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Small Victory in a Big Sky – Part 150 Ruling Favors CPN

by Terri Wiebold

For residents in Castle Pines North (CPN) who have been following the Centennial airport Part 150 Noise Abatement Study for the past several years, the wait is over. In August, the Federal Aviation Administration ruled on the Airport Authority’s 12 recommendations, approving eight and denying only four.

The FAA findings are great news for CPN residents because the recommendation that would have departing aircraft fly a route south four miles before turning – essentially putting the aircraft directly over CPN during the noisiest part of the flight – was denied.

According to Centennial Airport executive director, Robert Olislagers, most of the recommendations that were not approved either require a Part 161 cost/benefit analysis or were rejected due to air traffic safety concerns.

“We are pleased with the approval of the noise monitoring system, which will allow us to better track aircraft and their impact on our surrounding communities,” said Olislagers. “The Record of Decision also allows us to move on to the next phase of the Part 150–implementation–as well as apply for funds to study impacts on neighborhoods that did not exist when we started the study nearly 10 years ago.”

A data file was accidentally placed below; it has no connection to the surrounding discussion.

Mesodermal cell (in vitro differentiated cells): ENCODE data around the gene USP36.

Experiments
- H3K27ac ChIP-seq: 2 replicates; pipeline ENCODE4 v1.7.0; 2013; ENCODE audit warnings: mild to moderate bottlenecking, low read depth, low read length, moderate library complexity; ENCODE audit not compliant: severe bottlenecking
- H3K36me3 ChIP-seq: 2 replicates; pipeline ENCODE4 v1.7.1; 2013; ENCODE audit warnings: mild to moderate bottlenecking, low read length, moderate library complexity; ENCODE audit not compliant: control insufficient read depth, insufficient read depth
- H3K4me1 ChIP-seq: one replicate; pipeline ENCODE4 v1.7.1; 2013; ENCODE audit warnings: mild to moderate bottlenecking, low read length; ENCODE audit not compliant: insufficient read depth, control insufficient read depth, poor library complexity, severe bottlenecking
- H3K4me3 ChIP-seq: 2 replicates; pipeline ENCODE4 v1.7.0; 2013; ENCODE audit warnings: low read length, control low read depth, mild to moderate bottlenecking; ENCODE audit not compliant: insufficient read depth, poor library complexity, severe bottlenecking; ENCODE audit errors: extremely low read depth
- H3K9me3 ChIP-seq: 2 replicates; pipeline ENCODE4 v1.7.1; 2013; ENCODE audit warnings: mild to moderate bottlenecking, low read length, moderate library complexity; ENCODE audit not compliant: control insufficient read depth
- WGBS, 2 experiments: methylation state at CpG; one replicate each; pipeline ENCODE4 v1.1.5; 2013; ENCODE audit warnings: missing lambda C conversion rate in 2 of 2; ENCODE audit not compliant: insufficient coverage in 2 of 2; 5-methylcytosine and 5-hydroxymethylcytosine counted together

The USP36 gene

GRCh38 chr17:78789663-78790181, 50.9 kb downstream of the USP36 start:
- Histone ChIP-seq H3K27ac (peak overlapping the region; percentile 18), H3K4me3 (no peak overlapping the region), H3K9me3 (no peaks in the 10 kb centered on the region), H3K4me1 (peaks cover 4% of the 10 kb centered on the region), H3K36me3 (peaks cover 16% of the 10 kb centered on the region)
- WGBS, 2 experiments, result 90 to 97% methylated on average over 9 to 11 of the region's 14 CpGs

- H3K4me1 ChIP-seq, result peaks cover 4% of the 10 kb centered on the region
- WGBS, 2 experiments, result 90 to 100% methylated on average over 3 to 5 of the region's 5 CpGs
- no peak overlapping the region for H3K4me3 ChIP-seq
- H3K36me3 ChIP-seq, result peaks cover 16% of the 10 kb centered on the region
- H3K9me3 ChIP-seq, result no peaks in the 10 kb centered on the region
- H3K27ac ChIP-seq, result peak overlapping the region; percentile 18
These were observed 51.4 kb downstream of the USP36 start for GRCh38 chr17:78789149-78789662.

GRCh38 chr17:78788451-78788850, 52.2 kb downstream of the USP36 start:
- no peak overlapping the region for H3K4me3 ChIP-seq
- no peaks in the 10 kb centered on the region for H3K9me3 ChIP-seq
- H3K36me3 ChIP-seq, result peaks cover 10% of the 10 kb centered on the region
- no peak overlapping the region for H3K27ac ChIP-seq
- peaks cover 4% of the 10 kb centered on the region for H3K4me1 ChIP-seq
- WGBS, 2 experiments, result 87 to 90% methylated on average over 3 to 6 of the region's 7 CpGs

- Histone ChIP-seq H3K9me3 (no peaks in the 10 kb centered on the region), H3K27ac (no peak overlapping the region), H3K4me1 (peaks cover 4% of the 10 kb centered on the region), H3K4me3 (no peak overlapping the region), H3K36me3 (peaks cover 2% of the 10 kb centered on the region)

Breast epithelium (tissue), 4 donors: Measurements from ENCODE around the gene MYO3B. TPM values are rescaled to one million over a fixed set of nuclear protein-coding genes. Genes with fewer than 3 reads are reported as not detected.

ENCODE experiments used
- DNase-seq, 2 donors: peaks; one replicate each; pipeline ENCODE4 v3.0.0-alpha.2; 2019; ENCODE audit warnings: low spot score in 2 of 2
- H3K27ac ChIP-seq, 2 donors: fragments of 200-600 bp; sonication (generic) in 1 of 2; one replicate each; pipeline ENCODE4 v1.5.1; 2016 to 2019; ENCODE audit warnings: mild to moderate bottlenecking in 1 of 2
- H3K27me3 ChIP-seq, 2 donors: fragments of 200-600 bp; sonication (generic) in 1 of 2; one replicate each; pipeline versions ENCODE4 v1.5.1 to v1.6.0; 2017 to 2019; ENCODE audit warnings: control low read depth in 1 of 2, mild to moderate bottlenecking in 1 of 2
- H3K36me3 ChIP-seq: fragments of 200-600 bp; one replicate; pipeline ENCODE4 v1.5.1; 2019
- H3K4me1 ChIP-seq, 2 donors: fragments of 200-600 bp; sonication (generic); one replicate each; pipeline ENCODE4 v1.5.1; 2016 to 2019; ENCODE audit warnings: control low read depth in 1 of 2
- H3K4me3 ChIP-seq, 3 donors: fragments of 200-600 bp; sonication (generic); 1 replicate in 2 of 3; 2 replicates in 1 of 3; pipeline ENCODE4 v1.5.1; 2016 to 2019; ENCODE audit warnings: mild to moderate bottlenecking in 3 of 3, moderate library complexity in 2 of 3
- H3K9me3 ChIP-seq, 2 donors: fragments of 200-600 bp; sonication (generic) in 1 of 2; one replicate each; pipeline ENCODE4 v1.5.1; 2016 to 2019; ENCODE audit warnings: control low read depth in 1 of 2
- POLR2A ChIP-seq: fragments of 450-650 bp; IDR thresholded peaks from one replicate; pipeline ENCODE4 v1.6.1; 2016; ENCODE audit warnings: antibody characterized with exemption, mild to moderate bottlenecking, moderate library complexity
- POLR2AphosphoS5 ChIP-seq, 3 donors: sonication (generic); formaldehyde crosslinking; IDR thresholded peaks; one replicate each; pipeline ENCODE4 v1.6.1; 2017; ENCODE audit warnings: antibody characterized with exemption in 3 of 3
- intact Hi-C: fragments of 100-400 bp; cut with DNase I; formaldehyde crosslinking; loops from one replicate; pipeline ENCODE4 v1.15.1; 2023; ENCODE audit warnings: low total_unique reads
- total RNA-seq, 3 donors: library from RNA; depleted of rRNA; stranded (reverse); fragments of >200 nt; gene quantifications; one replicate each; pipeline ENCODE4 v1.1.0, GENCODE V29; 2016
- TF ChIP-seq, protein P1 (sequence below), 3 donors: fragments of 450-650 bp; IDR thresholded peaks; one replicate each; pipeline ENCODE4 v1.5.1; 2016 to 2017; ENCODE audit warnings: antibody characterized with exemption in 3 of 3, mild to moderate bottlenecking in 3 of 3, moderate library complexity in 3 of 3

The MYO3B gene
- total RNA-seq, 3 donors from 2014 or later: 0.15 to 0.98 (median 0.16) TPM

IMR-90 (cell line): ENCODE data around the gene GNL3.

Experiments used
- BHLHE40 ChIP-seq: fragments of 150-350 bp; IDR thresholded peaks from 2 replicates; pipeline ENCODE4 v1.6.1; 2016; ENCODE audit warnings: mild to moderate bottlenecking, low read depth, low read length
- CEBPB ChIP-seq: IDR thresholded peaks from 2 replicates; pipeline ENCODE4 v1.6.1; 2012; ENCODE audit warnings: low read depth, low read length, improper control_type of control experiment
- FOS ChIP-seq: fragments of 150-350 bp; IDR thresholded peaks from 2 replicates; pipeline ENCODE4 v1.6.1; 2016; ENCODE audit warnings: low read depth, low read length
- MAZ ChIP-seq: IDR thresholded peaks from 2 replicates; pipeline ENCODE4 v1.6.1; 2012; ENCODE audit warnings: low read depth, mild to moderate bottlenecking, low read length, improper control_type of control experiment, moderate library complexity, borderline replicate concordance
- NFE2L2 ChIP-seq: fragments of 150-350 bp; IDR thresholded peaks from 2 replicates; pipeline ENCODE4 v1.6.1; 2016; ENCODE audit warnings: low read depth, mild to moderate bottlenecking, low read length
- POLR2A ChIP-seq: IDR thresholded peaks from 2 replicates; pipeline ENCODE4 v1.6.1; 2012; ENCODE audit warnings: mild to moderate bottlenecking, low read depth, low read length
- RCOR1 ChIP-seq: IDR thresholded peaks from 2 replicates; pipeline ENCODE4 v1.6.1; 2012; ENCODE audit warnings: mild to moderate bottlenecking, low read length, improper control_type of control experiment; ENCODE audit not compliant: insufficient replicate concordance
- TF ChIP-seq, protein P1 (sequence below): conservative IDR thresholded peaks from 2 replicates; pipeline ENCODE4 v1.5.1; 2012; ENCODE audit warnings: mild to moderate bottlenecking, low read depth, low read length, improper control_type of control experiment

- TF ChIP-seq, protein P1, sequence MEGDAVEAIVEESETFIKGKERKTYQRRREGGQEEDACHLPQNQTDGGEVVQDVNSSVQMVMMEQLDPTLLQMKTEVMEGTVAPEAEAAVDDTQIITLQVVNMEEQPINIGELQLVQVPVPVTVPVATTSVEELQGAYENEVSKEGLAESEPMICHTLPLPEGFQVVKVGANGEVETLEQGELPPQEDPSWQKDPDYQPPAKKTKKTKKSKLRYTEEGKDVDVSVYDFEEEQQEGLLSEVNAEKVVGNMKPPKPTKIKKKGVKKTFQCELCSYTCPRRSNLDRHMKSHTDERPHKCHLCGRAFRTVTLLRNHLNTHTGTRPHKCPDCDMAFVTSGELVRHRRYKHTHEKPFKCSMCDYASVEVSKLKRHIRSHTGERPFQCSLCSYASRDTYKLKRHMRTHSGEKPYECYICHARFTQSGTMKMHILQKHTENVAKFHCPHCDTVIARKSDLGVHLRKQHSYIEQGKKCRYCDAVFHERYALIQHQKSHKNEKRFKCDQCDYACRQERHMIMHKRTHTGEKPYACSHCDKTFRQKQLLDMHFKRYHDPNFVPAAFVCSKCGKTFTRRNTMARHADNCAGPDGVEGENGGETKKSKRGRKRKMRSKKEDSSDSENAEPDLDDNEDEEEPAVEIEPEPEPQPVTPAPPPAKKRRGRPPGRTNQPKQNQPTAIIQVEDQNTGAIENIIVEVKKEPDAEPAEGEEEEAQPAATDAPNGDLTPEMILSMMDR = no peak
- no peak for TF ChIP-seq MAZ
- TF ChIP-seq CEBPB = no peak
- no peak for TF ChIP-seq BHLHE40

The purpose of the Part 150 Study was to identify existing and future projected aircraft noise levels at Centennial Airport. The study evaluated the impact on the nearby environment; proposed changes in aircraft operations and facilities to reduce noise without affecting aircraft safety; recommended and encouraged compatible land use in undeveloped areas; and established procedures for implementing and regularly reviewing the program.

“We have been following and offering input on the Part 150 Study for the past several years, and we are gratified with the FAA’s ruling as it pertains to Castle Pines North, said Mayor Maureen Shul. “This does not mean we will not hear aircraft overhead, but it will go a long way in reducing the level and amount we do hear.”

To read more about the Part 150 Study, go to or to view the FAA’s complete findings, go to



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